The referendum result is widely deemed very hard to predict. Which won’t stop pundits of all persuasions and all levels of expertise or none trying to predict it. So let me try – not just to predict the way the vote will go, but some of the possible consequences.
I won’t try to persuade you to vote the same way as me. I won’t put the case for either side – plenty of other people are doing that (most of them rather badly). I will admit that it looks a pretty unappetising choice. Lesser of two evils. Devil or deep blue sea.
And it’s for this reason that I expect the great British public, however reluctantly, to opt in the end for the devil they know over the devil they don’t.
The opinion polls look close. They may well get closer still as the real poll approaches. It wouldn’t surprise me if the Leave supporters – currently still showing as the minority – actually take the lead in the last few days of campaigning.
We have precedence here, in the shape of the 2014 Scottish independence referendum. The Yes campaign, full of fervour, appeared to pull ahead right at the last. Until the day of decision, when the weary Noes dragged themselves off to the booths and cast their votes in favour of staying British.
The marriage survived. Just. And that’s what I expect to happen with Britain’s rocky marriage to mainland Europe.
If the democratic process had some way of measuring enthusiasm, there’s little doubt the Leavers would win. It’s easier to get fired up by the prospect of change than by merely retaining the status quo.
Which is why the voices calling for Scottish independence sounded louder than those for staying in the union. And it could be why the Leave campaign sounds louder now than those in favour of remaining European. That and all the noise generated by Boris Johnson.
But democracy counts heads, not what’s in them. Neither the degree of excitement nor the degree of intelligence, which are often two very different things.
So I expect David Cameron – who rather needlessly brought this whole thing upon us – to be breathing a huge sigh of relief on June 24 when the result’s declared. But he could, even then, find himself in “be careful what you wish for” territory.
For it may, in the end, not just be Britain’s relationship with Europe that’s at stake here, but Britain’s relationship with itself.
If there’s one part of the still-united-for-now kingdom where opinions seem pretty clear, it’s Scotland. The Scots want to stay in Europe – and not by a narrow margin. In England it’s a lot closer – too close to call with confidence but maybe leaning towards Leaving.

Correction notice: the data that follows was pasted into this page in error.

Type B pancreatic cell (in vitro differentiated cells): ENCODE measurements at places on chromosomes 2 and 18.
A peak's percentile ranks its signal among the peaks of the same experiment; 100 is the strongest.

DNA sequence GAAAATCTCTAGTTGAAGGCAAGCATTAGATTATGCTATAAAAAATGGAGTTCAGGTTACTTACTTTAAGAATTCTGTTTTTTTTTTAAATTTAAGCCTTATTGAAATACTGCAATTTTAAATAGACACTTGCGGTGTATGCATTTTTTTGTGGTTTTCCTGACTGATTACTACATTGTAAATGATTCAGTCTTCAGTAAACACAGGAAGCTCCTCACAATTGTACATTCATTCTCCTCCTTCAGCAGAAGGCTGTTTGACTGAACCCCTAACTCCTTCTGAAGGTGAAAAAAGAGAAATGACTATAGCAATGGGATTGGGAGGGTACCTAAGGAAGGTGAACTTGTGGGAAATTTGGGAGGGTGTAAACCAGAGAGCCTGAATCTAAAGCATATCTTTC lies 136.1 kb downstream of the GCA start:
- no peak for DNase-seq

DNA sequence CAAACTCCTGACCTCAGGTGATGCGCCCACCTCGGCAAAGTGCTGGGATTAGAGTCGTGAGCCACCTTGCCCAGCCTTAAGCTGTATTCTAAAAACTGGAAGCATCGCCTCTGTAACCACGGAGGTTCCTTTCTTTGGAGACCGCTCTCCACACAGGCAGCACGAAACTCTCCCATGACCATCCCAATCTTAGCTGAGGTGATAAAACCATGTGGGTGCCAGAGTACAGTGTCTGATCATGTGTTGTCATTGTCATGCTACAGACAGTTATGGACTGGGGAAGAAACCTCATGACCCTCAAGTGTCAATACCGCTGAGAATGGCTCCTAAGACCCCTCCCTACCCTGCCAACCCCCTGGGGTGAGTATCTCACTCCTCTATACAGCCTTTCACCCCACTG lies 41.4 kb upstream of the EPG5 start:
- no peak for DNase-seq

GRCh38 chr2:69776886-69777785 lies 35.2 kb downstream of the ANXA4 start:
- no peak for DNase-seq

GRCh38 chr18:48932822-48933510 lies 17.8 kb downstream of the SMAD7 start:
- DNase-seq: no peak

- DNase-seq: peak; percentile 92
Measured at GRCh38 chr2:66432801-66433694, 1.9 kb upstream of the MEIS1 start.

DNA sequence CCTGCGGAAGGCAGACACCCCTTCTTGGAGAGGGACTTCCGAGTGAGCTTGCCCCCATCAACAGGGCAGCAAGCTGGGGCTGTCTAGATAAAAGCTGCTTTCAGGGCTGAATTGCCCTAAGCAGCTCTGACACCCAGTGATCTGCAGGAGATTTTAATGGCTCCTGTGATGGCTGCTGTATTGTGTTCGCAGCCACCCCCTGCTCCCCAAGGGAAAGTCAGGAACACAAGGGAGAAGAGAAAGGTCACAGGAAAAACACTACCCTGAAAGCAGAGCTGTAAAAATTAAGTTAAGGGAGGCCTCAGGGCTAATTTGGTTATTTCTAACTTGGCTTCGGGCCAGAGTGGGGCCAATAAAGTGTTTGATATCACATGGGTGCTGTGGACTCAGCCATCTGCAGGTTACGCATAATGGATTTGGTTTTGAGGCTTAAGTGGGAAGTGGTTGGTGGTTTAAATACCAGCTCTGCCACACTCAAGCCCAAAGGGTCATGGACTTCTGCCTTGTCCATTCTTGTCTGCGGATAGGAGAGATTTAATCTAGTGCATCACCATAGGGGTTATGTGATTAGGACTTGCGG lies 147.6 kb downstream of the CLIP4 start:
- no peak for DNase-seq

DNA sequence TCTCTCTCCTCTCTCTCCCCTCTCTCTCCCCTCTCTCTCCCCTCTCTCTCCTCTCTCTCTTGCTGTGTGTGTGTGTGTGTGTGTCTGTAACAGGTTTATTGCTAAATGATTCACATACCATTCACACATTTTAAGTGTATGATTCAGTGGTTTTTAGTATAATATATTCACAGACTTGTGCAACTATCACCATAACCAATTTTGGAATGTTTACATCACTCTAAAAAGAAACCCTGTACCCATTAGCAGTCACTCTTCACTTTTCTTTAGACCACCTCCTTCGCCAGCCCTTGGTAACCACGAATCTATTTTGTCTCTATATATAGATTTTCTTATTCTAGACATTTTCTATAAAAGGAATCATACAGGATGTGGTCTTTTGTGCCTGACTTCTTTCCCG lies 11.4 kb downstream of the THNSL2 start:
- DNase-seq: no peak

So what if the overall result is a vote to quit Europe – against the wishes of maybe 75 per cent or more of the Scots? That would certainly renew calls for Scottish independence. Calls that would be hard to resist.
And what would that mean for Wales, and for Northern Ireland?
The latest polls suggest Wales, even more than England, favours Brexit. Much as many Welsh people distrust Westminster politics, it seems they distrust Brussels still more.
In Northern Ireland, however, European investment has done more than anything to smooth over the old divides. The Troubles were always more about inequality than religion. It was just that the Haves went to one church, the Have-nots to another. Prosperity based on Brussels cash took the sting out. No wonder Ulster is the most pro-European region of the UK.
One result of a Brexit could be a reopening of the Irish question: Unionists in one corner, pro-Europe anti-Brits in the other. Potentially very nasty.
Now let’s look at it the other way. If the latest polls are right, the decision will be to stay in the EU. Which, according to Cameron, would put the matter to bed for a generation.
But there’s a but. It’s that England and Wales could vote Leave, but be kept in Europe by all those pro-European voters in Scotland and Northern Ireland.
That, in fact, is exactly what recent national and provincial surveys suggest will happen.
Will there then be a movement in England and Wales for independence from Scotland and Northern Ireland? Led, perhaps, by that apparent majority of East Anglians who want out of Europe?
There’s an awful lot of uncertainty here, but one thing seems certain. The rows and the wrangling – the custody battles, alimony fights and disputes over furniture – won’t be over on June 24. Whether the marriage survives or not.